The West Window’s Message
Bread, wine and water are the stuff of physical and spiritual life for Christians and all are represented in St Marie’s Great West Window, above the main entrance to the Cathedral.
The Window was given to the Cathedral by Lady Augusta Mary Catherine Minna, the mother of the 15th Duke of Norfolk and Countess of Arundel and Surrey, whose gift is commemorated at the bottom of the window.
It was designed by the renowned English architect, designer, artist and critic Augustus Welby Pugin and made by Hardman & Co, one of the world’s leading manufacturers of stained glass and ecclesiastical fittings in the mid-1800s.
St Marie’s West Window is what is known as a ‘Typological Window’ because it links events from the Bible’s Old Testament with events during the life of Jesus Christ, recorded in the New Testament.
Two panels to the left of the second row from the top of the main part of the window explore the concept of priesthood and the offering to God or sacrifice of bread and wine in thanksgiving.
The Sacrifice of Bread and Wine
The scene on the left focuses on an encounter in Genesis between the father of the Jewish and Christian faiths, Abraham and the enigmatic Old Testament character, Melchizedek, who is seen as a model for Christ.
Melchizedek’s bringing of bread and wine and blessing of Abram is seen as pre-figuring Christ’s blessing of bread and wine at the Last Supper to institute the Christian Eucharist, a Greek word meaning ‘Thanksgiving’, which is shown in the sister panel.
As Matthew describes it in his Gospel: While they were eating, Jesus took a loaf of bread, and after blessing it he broke it, gave it to the disciples, and said, ‘Take, eat; this is my body.’
Then he took a cup, and after giving thanks he gave it to them, saying, ‘Drink from it, all of you; for this is my blood of the covenant, which is poured out for many for the forgiveness of sins.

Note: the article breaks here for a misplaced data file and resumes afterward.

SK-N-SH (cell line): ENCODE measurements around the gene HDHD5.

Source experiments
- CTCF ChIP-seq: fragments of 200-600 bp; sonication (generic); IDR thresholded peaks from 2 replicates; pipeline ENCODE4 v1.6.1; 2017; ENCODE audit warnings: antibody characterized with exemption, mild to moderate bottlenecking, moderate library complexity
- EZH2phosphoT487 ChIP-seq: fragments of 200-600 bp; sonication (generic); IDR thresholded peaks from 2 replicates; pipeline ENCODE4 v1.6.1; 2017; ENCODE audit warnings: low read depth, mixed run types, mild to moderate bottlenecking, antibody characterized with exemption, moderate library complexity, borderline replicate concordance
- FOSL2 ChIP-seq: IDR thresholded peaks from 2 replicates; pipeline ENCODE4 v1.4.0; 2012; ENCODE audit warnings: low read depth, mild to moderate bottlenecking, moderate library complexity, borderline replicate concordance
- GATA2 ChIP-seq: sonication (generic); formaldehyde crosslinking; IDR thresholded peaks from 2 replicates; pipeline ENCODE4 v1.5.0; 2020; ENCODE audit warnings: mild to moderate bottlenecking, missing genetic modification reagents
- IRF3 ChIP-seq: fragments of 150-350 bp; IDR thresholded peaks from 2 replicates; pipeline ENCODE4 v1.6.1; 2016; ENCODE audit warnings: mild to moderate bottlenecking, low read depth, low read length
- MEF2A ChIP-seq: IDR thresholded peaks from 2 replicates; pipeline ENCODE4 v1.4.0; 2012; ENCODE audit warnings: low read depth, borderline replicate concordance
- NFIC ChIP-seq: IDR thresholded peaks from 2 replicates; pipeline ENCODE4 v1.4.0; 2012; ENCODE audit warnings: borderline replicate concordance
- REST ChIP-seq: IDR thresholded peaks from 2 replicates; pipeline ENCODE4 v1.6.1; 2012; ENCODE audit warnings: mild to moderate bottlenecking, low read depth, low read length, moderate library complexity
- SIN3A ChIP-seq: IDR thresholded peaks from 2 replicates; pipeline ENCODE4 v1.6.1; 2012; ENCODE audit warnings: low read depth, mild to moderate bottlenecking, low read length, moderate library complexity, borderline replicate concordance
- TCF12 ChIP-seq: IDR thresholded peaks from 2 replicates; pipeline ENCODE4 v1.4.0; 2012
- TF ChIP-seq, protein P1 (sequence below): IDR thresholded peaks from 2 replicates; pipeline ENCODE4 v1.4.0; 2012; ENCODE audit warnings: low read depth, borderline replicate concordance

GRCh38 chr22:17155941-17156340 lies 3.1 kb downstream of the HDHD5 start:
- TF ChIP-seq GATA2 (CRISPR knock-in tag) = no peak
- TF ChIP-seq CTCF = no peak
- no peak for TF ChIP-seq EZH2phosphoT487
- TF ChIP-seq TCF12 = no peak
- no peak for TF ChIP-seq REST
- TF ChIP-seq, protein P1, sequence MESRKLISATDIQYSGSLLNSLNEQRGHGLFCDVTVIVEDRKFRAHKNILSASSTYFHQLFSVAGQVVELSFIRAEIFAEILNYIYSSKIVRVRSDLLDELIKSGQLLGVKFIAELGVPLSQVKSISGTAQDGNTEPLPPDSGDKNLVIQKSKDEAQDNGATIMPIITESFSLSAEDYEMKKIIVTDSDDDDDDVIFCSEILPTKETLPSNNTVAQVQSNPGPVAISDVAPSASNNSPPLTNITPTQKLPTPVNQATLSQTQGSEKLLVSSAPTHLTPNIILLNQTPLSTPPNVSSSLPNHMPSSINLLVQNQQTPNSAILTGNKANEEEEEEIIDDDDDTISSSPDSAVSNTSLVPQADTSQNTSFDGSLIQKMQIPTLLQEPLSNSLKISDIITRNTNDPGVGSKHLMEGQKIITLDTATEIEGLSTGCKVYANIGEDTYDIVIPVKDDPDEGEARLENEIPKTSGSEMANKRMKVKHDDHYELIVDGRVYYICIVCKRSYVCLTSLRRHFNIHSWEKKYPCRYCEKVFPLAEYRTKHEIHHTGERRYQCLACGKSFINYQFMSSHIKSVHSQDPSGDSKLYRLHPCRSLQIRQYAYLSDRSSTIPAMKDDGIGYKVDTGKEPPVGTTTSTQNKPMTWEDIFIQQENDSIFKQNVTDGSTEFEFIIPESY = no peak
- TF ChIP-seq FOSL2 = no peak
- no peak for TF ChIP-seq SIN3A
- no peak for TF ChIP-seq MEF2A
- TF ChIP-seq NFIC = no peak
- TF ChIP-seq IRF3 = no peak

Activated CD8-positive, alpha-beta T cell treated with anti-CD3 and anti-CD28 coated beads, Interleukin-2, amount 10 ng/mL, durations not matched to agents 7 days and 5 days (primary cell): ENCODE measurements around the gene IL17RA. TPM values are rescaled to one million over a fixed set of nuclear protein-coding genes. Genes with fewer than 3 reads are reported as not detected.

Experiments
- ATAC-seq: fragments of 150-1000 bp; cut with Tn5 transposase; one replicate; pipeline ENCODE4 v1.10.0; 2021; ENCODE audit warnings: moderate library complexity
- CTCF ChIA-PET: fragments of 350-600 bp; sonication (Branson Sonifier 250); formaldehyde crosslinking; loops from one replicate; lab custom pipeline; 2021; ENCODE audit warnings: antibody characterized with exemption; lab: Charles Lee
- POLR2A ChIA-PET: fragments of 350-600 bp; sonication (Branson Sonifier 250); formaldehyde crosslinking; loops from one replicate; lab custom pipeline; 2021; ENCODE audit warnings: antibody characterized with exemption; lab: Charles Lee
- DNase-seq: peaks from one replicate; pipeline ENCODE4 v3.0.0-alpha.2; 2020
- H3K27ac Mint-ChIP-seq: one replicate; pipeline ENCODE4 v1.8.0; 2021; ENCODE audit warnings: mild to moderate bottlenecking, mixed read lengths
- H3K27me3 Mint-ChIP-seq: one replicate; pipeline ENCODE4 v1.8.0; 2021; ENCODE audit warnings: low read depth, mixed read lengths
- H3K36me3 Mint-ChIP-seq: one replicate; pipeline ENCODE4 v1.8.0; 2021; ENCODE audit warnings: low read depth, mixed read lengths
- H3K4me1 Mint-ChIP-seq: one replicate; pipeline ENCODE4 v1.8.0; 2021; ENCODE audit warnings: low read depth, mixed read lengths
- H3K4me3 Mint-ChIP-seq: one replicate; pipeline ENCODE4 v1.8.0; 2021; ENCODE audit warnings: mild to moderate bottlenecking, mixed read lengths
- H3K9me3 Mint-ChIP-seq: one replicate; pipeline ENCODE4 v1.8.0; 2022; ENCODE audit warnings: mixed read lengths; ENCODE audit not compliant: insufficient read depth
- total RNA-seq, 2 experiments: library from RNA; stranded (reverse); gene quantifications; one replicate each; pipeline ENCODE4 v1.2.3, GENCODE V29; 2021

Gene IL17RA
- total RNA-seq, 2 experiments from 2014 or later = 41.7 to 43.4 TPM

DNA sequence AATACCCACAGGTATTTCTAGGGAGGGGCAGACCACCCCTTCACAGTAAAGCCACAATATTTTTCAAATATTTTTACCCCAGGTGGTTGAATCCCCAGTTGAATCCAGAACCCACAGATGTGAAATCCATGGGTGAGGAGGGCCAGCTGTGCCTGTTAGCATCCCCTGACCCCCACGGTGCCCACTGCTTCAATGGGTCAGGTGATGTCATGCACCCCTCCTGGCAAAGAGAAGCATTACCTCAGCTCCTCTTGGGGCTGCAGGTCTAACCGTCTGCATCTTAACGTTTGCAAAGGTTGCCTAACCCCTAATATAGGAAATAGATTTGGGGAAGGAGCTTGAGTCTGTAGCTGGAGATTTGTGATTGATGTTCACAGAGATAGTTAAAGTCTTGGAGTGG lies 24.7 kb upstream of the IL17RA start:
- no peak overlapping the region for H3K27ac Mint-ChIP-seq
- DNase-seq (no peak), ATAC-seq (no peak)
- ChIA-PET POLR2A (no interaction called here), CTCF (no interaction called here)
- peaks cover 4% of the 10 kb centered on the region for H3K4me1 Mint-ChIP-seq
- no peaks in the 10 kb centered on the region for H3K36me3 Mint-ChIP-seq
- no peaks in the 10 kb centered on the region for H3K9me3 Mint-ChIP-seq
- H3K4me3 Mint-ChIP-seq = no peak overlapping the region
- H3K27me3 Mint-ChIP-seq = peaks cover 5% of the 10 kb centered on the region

Look closely at the Last Supper panel and you will see only ten of the 12 disciples are shown in the window.
Immediately below these two panels are two panels emphasising the importance of water for physical and spiritual life.
Blood and Water Linking the Sacraments
The panel on the left illustrates a story from the Old Testament Book of Exodus.
After escaping slavery in Egypt, the Israelites wandered in the desert for many years. During their wanderings, they complained to Moses that they and their livestock were dying of thirst.
God told Moses to strike a rock with his staff and, when he did, water flowed out of it, allowing the Israelites to drink their fill.
The panel to the right, meanwhile, shows a soldier piercing Jesus’ side with a spear, to show he is, indeed dead, causing water and blood to flow out.
Blood and water provide a direct link to two Sacraments – the Eucharist and Baptism.
St Paul provides a further link illustrated in these panels in his First Letter to the Corinthians when he writes: “They all ate the same spiritual food and all drank the same spiritual drink. For they drank from the spiritual rock that followed them, and the rock was Christ.”
Last of all, look at the apex of the window.
At the bottom, on the left, you will find a personification of Peace, crowned and carrying the bread and wine of the Eucharist.